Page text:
When I was 14, I had a golden retriever named Harold. He had been sick recently and we didn’t know what was wrong. He had cancer and thyroid issues in the past but this particular time we didn’t understand what was ailing him. He wasn’t eating and he wasn’t happy. But he loved to go on walks. So, we walked. As we walked in the grass at the park I heard a voice. “Nice Bitch”. I kept walking. Then, something went flying by my head. It was a bottle. Not a second later, it was a another bottle and it hit Harold.
I didn’t know who was behind me or how many of them there were but the rage that came out of me that day was not only from that moment, but years of dreading the day my dog would no longer have to suffer and the anger inside me because he had to. I dropped the leash and I ran. At them. There were two of them. Familiar faces. Seniors? I was a freshman. Bigger. Much bigger. They were so much bigger. I didn’t care. One of them was going to die before the other could get me off of them. I wanted them to feel every seizure and ache and pain and fear that my poor companion had felt over the years. I wanted to tear inside of his chest and squeeze on his beating heart just long enough for him to see his fate then let him suffer as my dog and I watched and did nothing. I had all of the thoughts of destruction and nothingness in my head. I was a bullet of pain heading for that son of a bitch.
One of them took a few steps back and to the side while the other braced himself. In the last moment he stepped to his left. I predicted correctly and connected with my head directly into his chest. I knocked him out. For a moment and just a brief moment I stopped to consider what had happened, but my hands did not. They were swinging. Hard. I had never been in a fight before. I didn’t know how to punch or swing. He was probably lucky for that.
There was barking. The familiar voice that pulled me out of my fit. It was Harold keeping the other kid at bay. Teeth fully exposed, hair standing on end and ready to attack. As I sat on top of this unconscious bastard I looked and saw an animal completely afraid and prepared at the same moment.
The other kid fled to the car screaming he was calling the cops. Harold grabbed my pant leg and tried to pull me off of the other kid. It was enough. I rolled over on my side completely out of breath and I remember Harold walking over me and to the other boy. He put his head by his nose and nudged him. The boy came to and vomited immediately. Blood was gushing from his mouth and nose. He got up and ran to the sound of his friend screaming his name. I can’t remember the name and I probably couldn’t identify their faces if you showed me their pictures.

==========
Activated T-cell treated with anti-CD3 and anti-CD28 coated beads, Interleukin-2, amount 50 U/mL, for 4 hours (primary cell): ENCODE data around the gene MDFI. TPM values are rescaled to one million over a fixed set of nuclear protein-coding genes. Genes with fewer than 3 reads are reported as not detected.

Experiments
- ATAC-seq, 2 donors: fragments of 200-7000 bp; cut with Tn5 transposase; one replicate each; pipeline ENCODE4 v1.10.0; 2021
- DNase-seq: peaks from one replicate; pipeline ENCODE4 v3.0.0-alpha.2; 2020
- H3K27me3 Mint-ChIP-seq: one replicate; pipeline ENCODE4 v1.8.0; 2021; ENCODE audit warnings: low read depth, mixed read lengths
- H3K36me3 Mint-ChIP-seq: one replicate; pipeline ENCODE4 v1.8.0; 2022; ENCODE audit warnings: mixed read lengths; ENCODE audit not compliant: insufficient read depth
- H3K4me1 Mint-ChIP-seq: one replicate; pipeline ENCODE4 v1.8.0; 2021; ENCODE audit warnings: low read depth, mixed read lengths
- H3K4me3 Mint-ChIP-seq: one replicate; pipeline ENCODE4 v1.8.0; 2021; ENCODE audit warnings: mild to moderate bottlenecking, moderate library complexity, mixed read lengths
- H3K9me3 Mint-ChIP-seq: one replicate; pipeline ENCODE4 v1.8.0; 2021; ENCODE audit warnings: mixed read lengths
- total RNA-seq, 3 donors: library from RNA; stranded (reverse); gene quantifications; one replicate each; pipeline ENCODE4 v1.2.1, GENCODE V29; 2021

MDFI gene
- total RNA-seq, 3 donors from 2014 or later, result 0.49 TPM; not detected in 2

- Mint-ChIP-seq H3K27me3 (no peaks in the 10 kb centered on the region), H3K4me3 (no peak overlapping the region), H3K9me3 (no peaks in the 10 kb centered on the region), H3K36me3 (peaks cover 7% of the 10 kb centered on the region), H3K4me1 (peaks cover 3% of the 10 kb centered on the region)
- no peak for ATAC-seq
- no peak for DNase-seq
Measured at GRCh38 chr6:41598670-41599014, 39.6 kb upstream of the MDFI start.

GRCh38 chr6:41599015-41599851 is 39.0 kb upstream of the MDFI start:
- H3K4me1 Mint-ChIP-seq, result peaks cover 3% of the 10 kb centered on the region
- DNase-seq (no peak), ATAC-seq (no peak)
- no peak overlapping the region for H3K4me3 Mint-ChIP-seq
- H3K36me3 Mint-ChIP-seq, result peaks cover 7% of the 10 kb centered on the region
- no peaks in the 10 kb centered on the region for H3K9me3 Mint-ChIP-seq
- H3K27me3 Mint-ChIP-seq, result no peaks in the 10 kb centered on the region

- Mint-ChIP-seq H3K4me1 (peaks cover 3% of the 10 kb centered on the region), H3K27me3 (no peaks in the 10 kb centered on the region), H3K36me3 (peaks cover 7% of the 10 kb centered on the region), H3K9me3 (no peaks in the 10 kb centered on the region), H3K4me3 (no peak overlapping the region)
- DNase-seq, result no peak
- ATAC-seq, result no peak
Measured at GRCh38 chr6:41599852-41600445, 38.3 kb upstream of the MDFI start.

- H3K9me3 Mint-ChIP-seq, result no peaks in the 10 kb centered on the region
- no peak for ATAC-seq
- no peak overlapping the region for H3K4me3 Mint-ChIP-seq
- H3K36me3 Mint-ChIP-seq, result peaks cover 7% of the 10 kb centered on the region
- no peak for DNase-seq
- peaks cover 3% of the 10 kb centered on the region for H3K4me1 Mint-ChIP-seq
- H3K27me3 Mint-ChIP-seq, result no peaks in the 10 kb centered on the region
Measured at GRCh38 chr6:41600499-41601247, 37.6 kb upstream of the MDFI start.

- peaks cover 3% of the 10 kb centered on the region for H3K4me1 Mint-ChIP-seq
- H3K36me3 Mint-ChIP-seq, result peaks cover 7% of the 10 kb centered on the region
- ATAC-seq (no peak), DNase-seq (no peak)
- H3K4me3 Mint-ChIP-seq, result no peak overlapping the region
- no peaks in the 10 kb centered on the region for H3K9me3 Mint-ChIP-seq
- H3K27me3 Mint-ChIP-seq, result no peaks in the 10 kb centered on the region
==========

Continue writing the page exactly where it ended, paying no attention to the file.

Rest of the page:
I sat up and realized I had been crying and sobbing likely through the entire episode. All things considered, a 5’6″ 100 pound kid shouldn’t have been able to do that to a couple of normal sized teenagers. I was compelled to do it. I don’t know if I can say I wouldn’t do it again. My heart races thinking about it.
As I sat there, I looked at my hands and they were covered in blood. Harold cleaned up the mess to reveal cuts all over my knuckles. I told my folks I had fallen off my bike, but the kid must have had braces or something. Harold quietly put his head on my lap and let me pet him for what felt like hours until I was ready to go home. This dog that seemed to only have days left to live was there to console me. He thought his job was to make me feel special and happy and important all of the time. And on one rare occasion he had to defend me. He never complained and he never stopped loving. If he was capable of taking his own life, I wouldn’t have blamed him for it. The pain must have been insufferable.
This week we lost a human with the heart of a golden retriever. We knew he suffered. He told us. He showed us. He touched everyone that ever saw his work. He had that smile that was always slightly clouded by sadness as if he always knew this is how it would end. If you are asking yourself why this particular celebrity hurts more than the others, just look two feet away at your loyal companion. A pure heart that asks for nothing in return. That’s not human. And it hurts when we watch the innocent suffer.